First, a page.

Salivary Gland Surgery

At Herzliya Medical Center salivary gland surgery is a relatively routine procedure, conducted by experienced ENT specialists trained in the latest advances of precision diagnostics and personalized medical care.

What are the indications for salivary gland surgery?

The normal functioning of the salivary glands is essential to the healthy bacterial flora of the month and the proper digestion of food. From the salivary glands ducts lead the saliva into the oral cavity. In case of the dysfunction of either the salivary glands or the ducts patients may experience:

  • painful swelling in the mouth
  • dryness
  • unpleasant taste in the mouth
  • presence of puss in the mouth
  • fever

There may be diverse causes behind these symptoms, the most common of which are:

  • Bacterial and viral infections of the salivary glands, caused by flu, mumps or the Epstein-Barr virus
  • The blockage of the salivary duct, resulting in an infection and a sore lump formed in the mouth, surrounded by puss. The blockage can be down to tiny stones amassed from saliva crystal deposits that don’t let saliva leave the ducts. Parotid stones must be cleared out to prevent further swelling and possible infection.
  • A chronic blockage in the outflow of the saliva can end in cysts the removal of which, just like that of parotid stones, requires salivary gland surgery.
  • The salivary glands are also prone to tumorous growths, both benign and malignant, among which the most frequently occurring malignancy is parotid tumor, with a number of potentially life-threatening sub-types (adenocarcinomas, mucoepidermoid carcinoma, adenocystic carcinoma). Parotid tumor in most cases requires surgery, when detected early-stage, a timely parotidectomy can be a feasible solution.

Salivary Gland Surgery at Herzliya Medical Center

Parotidectomy – It is the most commonly performed salivary gland surgery at Herzliya Medical Center. Parotidectomy refers to the full or partial removal of either of the parotid glands, which consist of two parts: the so-called superficial lobe and deep lobe divided by the facial nerve.

In case of parotid stones or other blockages, if swelling and inflammation do not respond to conservative treatment, the surgical relief of the affected area, or in serious cases a parotidectomy should be performed. Likewise, quite a few parotidectomy procedures are performed at Herzliya Medical Center due to a parotid tumor.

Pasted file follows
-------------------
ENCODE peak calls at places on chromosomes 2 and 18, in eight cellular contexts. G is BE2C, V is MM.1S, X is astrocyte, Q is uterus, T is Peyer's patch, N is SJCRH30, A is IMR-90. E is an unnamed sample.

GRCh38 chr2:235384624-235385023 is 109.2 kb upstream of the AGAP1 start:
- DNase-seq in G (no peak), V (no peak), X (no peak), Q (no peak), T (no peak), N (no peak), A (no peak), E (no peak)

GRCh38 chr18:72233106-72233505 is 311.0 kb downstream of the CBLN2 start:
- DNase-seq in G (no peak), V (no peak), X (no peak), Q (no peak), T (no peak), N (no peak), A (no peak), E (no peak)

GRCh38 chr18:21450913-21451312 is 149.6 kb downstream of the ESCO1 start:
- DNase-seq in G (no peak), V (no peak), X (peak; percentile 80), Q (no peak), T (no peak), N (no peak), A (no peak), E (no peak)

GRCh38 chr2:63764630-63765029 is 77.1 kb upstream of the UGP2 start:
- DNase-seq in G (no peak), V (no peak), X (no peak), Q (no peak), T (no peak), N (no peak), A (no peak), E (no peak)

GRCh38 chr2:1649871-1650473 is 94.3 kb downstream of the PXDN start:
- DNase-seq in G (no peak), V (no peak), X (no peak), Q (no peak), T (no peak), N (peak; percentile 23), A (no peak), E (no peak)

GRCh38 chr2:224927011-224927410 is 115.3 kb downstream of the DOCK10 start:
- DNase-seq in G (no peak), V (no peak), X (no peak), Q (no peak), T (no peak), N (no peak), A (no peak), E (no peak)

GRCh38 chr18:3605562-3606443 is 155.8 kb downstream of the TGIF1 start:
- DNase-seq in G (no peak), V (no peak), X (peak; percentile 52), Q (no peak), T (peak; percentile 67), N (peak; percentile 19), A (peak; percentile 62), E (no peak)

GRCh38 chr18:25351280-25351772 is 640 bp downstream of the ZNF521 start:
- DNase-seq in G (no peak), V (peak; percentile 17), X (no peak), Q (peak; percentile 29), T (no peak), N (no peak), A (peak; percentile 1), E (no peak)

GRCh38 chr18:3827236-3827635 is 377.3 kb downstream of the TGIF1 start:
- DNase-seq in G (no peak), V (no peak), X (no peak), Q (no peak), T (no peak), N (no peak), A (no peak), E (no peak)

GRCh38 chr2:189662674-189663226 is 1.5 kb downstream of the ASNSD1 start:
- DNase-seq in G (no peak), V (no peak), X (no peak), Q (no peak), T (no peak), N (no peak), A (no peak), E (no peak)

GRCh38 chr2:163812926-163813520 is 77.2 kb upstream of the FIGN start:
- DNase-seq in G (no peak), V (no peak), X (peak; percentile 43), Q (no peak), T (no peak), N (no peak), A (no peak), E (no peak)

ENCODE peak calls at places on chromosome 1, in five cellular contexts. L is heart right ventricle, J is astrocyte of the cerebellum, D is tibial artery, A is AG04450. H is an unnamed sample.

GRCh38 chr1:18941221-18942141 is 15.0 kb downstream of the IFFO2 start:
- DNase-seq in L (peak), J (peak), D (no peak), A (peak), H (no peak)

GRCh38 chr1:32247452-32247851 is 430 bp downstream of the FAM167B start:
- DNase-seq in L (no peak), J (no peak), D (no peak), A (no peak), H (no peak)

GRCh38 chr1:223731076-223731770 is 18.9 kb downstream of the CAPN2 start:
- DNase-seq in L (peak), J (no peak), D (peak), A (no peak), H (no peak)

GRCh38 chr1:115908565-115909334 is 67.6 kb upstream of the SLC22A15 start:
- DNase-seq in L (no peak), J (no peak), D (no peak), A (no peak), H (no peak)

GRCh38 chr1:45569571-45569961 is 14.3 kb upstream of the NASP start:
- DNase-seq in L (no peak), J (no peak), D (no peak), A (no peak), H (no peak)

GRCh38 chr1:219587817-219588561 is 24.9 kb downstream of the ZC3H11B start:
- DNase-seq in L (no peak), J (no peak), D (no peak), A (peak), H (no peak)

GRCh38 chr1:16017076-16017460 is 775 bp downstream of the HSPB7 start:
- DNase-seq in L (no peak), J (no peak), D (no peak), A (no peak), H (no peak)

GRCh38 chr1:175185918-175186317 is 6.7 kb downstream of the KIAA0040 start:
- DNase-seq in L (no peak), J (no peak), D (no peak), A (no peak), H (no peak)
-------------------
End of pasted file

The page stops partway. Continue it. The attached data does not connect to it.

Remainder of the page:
There are several techniques in medical practice depending on the extent of removal:

Superficial parotidectomy refers to the procedure that removes part of the parotid gland superior to the facial nerve. If the parotid tumor is small and has clear boundaries, surgeons opt for this solution.

In total parotidectomy the parotid gland is removed in its totality, carefully dissecting it from the facial nerve to keep in intact.

When the facial nerve is also affected, however, a radical parotidectomy is advisable, removing the facial nerve along with other diseased surrounding bone and skin tissues.

Parotidectomy is always performed under general anesthesia. The surgeon makes the incision starting from in front of the ear and goes down along the crease of the neck. After the operation, patients usually stay overnight in hospital, and are ideally discharged the next day.

As there are many other salivary glands in your mouth they are usually able to take over the role of the removed one, so patients do not normally experience any change in salivary flow.

After full recovery, if need be, patients are admitted to the Plastic Surgery Department at Herzliya Medical Center for further reconstructive or aesthetic procedures.

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